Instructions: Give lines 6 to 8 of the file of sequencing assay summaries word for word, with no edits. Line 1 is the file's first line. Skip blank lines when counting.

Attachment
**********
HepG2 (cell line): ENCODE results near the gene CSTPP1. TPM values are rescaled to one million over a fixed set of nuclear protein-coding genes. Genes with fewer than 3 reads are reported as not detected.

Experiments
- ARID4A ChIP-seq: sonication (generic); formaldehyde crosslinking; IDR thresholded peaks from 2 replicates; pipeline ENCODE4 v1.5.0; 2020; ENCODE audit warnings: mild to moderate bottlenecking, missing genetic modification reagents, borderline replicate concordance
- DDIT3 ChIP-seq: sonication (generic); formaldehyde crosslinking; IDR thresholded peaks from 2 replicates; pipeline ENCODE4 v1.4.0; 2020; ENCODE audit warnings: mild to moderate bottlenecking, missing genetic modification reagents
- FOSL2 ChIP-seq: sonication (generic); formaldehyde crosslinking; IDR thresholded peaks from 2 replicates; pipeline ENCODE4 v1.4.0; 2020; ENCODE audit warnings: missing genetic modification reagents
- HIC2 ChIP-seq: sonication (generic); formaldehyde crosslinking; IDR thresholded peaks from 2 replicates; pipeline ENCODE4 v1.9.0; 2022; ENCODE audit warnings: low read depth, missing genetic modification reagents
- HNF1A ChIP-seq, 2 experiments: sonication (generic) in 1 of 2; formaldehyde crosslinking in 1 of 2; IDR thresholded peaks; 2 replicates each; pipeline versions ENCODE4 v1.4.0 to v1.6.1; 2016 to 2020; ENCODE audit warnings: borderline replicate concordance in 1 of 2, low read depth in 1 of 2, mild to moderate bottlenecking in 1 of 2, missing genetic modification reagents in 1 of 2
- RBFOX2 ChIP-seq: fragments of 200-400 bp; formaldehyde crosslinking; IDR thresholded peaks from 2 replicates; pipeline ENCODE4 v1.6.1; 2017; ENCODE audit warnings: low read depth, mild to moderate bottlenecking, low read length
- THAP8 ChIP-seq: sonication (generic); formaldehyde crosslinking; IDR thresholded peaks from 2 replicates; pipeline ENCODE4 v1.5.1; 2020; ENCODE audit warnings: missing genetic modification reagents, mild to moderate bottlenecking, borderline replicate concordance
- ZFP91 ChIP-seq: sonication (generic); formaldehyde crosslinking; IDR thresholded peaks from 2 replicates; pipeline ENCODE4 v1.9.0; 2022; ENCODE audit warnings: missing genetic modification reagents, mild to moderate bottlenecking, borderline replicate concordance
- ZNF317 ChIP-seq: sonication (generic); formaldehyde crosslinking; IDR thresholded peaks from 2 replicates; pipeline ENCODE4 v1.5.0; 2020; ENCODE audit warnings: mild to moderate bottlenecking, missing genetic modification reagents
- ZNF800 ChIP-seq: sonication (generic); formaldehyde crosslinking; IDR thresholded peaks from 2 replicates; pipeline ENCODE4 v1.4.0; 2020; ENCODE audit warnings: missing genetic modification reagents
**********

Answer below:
- HIC2 ChIP-seq: sonication (generic); formaldehyde crosslinking; IDR thresholded peaks from 2 replicates; pipeline ENCODE4 v1.9.0; 2022; ENCODE audit warnings: low read depth, missing genetic modification reagents
- HNF1A ChIP-seq, 2 experiments: sonication (generic) in 1 of 2; formaldehyde crosslinking in 1 of 2; IDR thresholded peaks; 2 replicates each; pipeline versions ENCODE4 v1.4.0 to v1.6.1; 2016 to 2020; ENCODE audit warnings: borderline replicate concordance in 1 of 2, low read depth in 1 of 2, mild to moderate bottlenecking in 1 of 2, missing genetic modification reagents in 1 of 2
- RBFOX2 ChIP-seq: fragments of 200-400 bp; formaldehyde crosslinking; IDR thresholded peaks from 2 replicates; pipeline ENCODE4 v1.6.1; 2017; ENCODE audit warnings: low read depth, mild to moderate bottlenecking, low read length